“If your brother sins, go and tell him his fault between you and him alone. If he listens to you, you have won over your brother. If he does not listen, take one or two others along with you, so that every fact may be established on the testimony of two or three witnesses. If he refuses to listen to them, tell the Church. If he refuses to listen even to the Church, then treat him as you would a Gentile or a tax collector” (Matthew 18:15-17). These are the words of Jesus that all Christians are called to live.
“Today too, the Lord’s voice summons all of us to be concerned for one another. Even today God asks us to be ‘guardians’ of our brothers and sisters (Gen 4:9) … Christ himself commands us to admonish a brother who is committing a sin (cf. Mt 18:15). The verb used to express fraternal correction – elenchein – is the same used to indicate the prophetic mission of Christians to speak out against a generation indulging in evil (cf. Eph 5:11) … It is important to recover this dimension of Christian charity. We must not remain silent before evil” (Pope Benedict XVI, Message for Lent 2012, 3 November 2011).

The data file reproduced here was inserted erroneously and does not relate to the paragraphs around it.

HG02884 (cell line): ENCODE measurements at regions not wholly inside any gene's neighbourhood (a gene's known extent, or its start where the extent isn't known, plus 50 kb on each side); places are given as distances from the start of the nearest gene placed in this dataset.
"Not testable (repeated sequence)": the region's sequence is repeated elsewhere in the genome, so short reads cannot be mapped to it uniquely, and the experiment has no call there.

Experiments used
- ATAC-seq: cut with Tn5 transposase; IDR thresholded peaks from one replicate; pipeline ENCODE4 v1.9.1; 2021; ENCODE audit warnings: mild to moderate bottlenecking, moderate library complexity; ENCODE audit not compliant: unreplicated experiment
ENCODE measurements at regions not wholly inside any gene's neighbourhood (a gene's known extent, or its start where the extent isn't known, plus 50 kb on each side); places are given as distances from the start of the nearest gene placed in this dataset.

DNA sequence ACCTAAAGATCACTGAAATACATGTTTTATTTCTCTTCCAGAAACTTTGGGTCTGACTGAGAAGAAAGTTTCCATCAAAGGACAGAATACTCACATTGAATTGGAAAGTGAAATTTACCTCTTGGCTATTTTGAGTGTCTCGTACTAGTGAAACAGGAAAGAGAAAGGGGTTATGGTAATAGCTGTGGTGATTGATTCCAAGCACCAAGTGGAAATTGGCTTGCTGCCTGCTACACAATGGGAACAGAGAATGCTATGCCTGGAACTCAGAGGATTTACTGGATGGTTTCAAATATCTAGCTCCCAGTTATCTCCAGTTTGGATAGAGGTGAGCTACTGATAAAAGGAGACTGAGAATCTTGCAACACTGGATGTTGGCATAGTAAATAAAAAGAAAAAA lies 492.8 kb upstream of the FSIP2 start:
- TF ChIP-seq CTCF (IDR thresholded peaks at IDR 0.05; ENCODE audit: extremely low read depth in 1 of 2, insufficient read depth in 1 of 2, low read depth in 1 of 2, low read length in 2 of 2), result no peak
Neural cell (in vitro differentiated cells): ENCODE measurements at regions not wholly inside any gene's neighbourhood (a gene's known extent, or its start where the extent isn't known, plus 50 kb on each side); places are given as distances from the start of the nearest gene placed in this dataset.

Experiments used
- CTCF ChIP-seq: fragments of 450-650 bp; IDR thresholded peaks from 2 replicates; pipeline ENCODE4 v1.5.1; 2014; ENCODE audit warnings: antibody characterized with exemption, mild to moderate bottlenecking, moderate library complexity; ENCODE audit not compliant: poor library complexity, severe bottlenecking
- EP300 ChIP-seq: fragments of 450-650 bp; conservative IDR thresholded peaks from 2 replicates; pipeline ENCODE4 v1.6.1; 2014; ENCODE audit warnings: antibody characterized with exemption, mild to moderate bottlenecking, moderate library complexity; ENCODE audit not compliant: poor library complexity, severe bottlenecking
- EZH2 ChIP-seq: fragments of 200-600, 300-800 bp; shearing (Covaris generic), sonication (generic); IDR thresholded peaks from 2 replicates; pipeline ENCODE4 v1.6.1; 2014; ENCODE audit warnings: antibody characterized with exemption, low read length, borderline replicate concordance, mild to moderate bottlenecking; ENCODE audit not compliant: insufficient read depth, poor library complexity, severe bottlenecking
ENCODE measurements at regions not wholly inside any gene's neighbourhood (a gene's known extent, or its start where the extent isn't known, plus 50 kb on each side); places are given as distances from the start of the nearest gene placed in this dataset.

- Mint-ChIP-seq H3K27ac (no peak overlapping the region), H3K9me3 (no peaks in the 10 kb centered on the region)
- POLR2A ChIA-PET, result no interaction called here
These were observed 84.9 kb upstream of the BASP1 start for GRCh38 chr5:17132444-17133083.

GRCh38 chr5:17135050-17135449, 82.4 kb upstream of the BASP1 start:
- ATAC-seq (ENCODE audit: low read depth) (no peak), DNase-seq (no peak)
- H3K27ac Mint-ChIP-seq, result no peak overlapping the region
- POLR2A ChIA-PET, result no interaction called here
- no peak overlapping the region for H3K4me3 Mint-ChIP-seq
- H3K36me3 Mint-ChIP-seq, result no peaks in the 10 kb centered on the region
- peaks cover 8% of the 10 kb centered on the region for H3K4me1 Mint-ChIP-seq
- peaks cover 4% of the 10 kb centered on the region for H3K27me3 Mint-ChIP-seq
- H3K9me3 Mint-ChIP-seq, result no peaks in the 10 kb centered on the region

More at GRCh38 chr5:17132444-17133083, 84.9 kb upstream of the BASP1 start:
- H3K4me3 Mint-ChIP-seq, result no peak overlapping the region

O my Father, everyone knows that Bishop Strickland has publicly criticized your moral and doctrinal errors. But does he not have the right to do so, because he wants to remain faithful to the words of Jesus Christ? Since 2016, when the first grave errors in your magisterium appeared, several Christians and groups of Christians have privately drawn your attention (cf. my private letters, 4 October 2018 and 25 January 2020). Unfortunately, you have ignored them. Subsequently, many lay people (university professors and experts in theology and morals), priests, bishops, and cardinals, moved by a great love for you and your eternal salvation, publicly drew your attention to these same errors (cf. Open Letter to the College of Cardinals, July 2016, 45 signatories; Filial Correction to Pope Francis, July 2017, 62 signatories; Open Letter to Bishops, April 2019, 20 signatories; my filial correction, 29 June 2023, etc.). What was then your reaction? You remained silent and ignored them.